The jagged light blue line shows actual GDP growth per year (axis on the right). The heavy blue line shows the linear trend of this jagged growth % line. This shows a steadily declining growth rate trend line that starts at 3% in 1960 and is currently at 1% in 2015. Looking at more recent periods shows an increasingly larger rate of decline, so this is optimistic.
The wavy purple line shows real GDP per capita (axis on the left). The stacked bars show a calculated GDP per capita generated only from the declining growth rate trend line and an initial 1960 GDP value. This accurately tracks actual GDP with small variations which validates the accuracy of the trend extracted from the very jagged GDP growth rate data. Periods where GDP is above and below the bars are periods with above and below the trend growth rate. The biggest up deviation is the decade preceding the financial collapse in 2008. This aligns well with the view that the 2008 collapse was caused by a debt fueled bubble that artificially temporarily maintained a higher growth rate.
This declining GDP growth rate trend implies that we may no longer be at the comforting 2% longer term 115-year trend in economic growth that still seems to be the conventional wisdom of economists and politicians. This is no small matter. Modern prosperity since the industrial revolution is based on a growing economy based on increasing productivity that steadily produces more output per person. A rising tide that raises all boats. A falling tide is a good explanation for the stagnant wages and growing income inequality of recent decades, as decreasing gains are captured by minority segments of the economy.
So, what explains this potentially disastrous decline in GDP growth rate? It could be assumed to be uniform across the whole economy with all sectors declining in productivity every year. This would imply some malaise that applied uniformly to the economy as a whole. However, we know that various sectors of the economy have different productivity growth rates, some improving, some declining or flat.
Given that we know the goods producing sector has maintained productivity, and the overall growth rate is declining, a simple first approximation would estimate no overall increase in growth rate for the finance and services sectors. This suggests a simple model that assumes the economy is divided into two broad sectors, a non productive sector NP that generates no GDP growth rate and a productive sector P that generates all GDP growth rate. This is probably an oversimplification, but the data shows it is very close to the truth.
The stacked colored bars in the top graph represent GDP per capita (axis on the left) and illustrate two sectors P (productive) and NP (non productive) where GDP = P + NP. The red sector, P is set to 70% of GDP in 1960 and reduces to 35% of GDP in 2015. These numbers are chosen to approximately match the historical employment and gdp contribution of sectors in the economy shown in the employees by sector chart above. The following sectors are assumed to approximate a P sector: agriculture, mining, construction, manufacturing, transportation and utilities, wholesale trade and retail trade. Finance, services and government are the NP segment. This breakdown is oversimplified but broadly correct.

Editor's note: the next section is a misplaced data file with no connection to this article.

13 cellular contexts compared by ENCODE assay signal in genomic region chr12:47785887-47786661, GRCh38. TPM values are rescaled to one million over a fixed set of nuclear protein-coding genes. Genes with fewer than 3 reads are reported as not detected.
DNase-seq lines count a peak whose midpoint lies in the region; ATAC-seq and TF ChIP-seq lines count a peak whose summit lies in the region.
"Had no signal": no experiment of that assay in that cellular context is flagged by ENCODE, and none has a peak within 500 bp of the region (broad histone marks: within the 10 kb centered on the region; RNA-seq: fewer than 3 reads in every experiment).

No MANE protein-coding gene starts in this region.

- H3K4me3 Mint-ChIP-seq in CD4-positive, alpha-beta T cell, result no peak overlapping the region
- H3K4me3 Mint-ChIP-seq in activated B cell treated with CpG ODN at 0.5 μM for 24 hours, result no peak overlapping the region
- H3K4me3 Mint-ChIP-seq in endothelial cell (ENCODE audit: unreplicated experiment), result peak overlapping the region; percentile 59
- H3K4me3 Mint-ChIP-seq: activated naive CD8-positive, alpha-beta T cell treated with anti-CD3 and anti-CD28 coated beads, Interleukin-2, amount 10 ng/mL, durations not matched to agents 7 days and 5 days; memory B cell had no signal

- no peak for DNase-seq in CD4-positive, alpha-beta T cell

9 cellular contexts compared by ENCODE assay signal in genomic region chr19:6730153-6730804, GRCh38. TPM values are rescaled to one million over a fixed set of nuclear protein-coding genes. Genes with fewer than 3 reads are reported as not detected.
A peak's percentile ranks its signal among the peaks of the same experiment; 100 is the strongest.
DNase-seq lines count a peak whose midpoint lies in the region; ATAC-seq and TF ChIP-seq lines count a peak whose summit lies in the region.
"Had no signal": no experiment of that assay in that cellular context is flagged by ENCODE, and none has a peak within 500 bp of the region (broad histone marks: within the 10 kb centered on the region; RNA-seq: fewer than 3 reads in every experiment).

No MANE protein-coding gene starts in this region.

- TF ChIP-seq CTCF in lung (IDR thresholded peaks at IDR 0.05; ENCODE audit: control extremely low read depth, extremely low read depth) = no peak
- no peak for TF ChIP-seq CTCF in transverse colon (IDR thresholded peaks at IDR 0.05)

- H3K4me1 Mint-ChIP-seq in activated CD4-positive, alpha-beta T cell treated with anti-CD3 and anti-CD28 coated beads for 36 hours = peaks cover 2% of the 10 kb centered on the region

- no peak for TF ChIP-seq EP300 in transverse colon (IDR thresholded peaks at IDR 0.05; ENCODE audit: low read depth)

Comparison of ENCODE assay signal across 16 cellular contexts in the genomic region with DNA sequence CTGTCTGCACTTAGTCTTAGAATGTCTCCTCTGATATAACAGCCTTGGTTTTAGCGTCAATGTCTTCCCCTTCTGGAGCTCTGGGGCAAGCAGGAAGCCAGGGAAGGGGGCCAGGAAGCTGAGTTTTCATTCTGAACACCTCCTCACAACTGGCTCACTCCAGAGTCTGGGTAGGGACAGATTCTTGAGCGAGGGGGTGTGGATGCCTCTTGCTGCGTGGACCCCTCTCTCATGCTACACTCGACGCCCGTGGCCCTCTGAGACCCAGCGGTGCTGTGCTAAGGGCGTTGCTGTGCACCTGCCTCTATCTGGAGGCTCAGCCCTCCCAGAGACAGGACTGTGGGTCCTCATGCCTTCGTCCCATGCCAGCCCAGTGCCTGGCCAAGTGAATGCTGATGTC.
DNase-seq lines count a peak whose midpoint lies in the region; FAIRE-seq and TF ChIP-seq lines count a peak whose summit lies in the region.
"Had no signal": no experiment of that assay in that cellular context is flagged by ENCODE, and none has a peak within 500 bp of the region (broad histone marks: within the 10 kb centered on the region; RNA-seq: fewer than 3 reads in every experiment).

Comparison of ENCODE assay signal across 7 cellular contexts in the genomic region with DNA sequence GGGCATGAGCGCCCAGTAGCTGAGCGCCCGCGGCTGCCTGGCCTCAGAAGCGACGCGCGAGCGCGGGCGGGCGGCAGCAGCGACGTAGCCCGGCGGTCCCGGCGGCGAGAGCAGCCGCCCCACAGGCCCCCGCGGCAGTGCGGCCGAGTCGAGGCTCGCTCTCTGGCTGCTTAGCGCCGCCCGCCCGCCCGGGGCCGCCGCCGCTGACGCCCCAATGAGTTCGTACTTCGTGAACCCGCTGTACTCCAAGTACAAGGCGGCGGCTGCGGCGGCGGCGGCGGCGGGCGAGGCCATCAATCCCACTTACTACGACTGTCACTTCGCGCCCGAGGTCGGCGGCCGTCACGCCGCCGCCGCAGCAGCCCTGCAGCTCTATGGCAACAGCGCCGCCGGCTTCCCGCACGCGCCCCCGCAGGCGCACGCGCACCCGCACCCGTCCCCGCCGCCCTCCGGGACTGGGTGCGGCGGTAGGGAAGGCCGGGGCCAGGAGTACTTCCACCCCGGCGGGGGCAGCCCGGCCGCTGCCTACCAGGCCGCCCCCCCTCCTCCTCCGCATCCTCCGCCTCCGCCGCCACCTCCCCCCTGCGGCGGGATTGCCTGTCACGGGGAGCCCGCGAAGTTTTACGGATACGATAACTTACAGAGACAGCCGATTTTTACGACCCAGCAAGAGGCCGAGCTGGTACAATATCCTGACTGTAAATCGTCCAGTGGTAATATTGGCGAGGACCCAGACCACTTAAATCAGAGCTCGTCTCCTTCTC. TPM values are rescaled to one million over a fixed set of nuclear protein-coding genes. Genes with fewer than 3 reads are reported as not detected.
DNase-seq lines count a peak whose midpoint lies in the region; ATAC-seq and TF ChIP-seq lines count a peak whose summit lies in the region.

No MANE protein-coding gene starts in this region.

These official statistics do not break out an energy sector. Energy is made up of pieces of other sectors mostly in the goods producing P segment. We know that energy consumption was around 8% of GDP in 2015. This means it was about 15% to 20% of the P sector. We know that energy’s contribution to GDP productivity growth as a sector is negative as it is taking more resources to produce the same energy over time.
Using the historical decline in the overall rate of economic growth along with the historical reduction in the goods producing sector we can calculate a growth rate estimate for the P segment. This is shown with the purple line in the graph above. It starts at about 4.5% in 1960 and declines to about 3.5% in 2015. Given the increasing contribution of declining productivity energy sector to the goods producing P segment, it seems reasonable to infer that the energy sector is largely responsible for the 1% decline in P sector growth rate.
The goods producing P sector is the engine of growth for the whole economy. The reduction in productivity of energy has a disproportionate affect on this engine of growth. To match the trend in overall growth rate decline, the graph shows that the decline in P sector growth rate is accelerating as energy becomes a larger fraction of the P sector.
By 2025 if the current trend persists, the model shows that the non productive sector becomes 70% of the economy. The goods producing part of the economy is declining in absolute terms. The overall growth rate is well below 1%.
This reduced rate of overall economic growth is already causing severe economic problems, contributing to income inequality and stagnant wages as the limited economic gains accrue to a powerful few. These problems will only get worse if the growth rate continues on its current downward trend. This illustrates that economic growth is a sensitive thing that cannot survive a large and growing part of the economy becoming less productive. This simple model shows that fixing the problem of lower growth means reducing the relative size of the non productive sectors. For the service sector problem areas, like finance, healthcare and education, the solutions are mainly political, but for energy the solution has to be mainly technological.
By Edmund Kelly